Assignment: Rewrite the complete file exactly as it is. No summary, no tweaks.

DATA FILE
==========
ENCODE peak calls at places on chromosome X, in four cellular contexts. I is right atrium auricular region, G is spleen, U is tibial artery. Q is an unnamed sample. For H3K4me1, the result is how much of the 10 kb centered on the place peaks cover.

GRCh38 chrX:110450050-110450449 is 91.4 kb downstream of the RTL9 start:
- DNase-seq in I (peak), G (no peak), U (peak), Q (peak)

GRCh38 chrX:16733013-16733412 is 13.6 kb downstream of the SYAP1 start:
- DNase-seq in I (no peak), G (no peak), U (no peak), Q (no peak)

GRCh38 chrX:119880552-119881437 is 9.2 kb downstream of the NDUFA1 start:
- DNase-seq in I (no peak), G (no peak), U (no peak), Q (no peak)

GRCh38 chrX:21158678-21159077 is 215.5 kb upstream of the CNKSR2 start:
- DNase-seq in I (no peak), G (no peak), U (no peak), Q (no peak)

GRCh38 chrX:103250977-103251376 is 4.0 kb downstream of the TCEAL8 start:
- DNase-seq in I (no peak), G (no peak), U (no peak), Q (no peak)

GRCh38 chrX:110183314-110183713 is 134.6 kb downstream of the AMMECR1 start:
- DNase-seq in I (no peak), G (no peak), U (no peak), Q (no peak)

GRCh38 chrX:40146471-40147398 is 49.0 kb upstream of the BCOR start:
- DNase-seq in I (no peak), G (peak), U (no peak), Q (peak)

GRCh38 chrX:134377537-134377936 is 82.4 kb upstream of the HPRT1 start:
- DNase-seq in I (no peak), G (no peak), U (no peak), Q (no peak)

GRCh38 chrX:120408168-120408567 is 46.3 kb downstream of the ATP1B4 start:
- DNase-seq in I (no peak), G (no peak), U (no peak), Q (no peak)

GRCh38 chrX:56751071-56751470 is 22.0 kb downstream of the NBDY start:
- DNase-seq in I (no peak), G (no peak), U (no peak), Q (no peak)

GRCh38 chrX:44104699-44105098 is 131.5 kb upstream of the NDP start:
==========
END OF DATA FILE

ENCODE peak calls at places on chromosome X, in four cellular contexts. I is right atrium auricular region, G is spleen, U is tibial artery. Q is an unnamed sample. For H3K4me1, the result is how much of the 10 kb centered on the place peaks cover.

GRCh38 chrX:110450050-110450449 is 91.4 kb downstream of the RTL9 start:
- DNase-seq in I (peak), G (no peak), U (peak), Q (peak)

GRCh38 chrX:16733013-16733412 is 13.6 kb downstream of the SYAP1 start:
- DNase-seq in I (no peak), G (no peak), U (no peak), Q (no peak)

GRCh38 chrX:119880552-119881437 is 9.2 kb downstream of the NDUFA1 start:
- DNase-seq in I (no peak), G (no peak), U (no peak), Q (no peak)

GRCh38 chrX:21158678-21159077 is 215.5 kb upstream of the CNKSR2 start:
- DNase-seq in I (no peak), G (no peak), U (no peak), Q (no peak)

GRCh38 chrX:103250977-103251376 is 4.0 kb downstream of the TCEAL8 start:
- DNase-seq in I (no peak), G (no peak), U (no peak), Q (no peak)

GRCh38 chrX:110183314-110183713 is 134.6 kb downstream of the AMMECR1 start:
- DNase-seq in I (no peak), G (no peak), U (no peak), Q (no peak)

GRCh38 chrX:40146471-40147398 is 49.0 kb upstream of the BCOR start:
- DNase-seq in I (no peak), G (peak), U (no peak), Q (peak)

GRCh38 chrX:134377537-134377936 is 82.4 kb upstream of the HPRT1 start:
- DNase-seq in I (no peak), G (no peak), U (no peak), Q (no peak)

GRCh38 chrX:120408168-120408567 is 46.3 kb downstream of the ATP1B4 start:
- DNase-seq in I (no peak), G (no peak), U (no peak), Q (no peak)

GRCh38 chrX:56751071-56751470 is 22.0 kb downstream of the NBDY start:
- DNase-seq in I (no peak), G (no peak), U (no peak), Q (no peak)

GRCh38 chrX:44104699-44105098 is 131.5 kb upstream of the NDP start: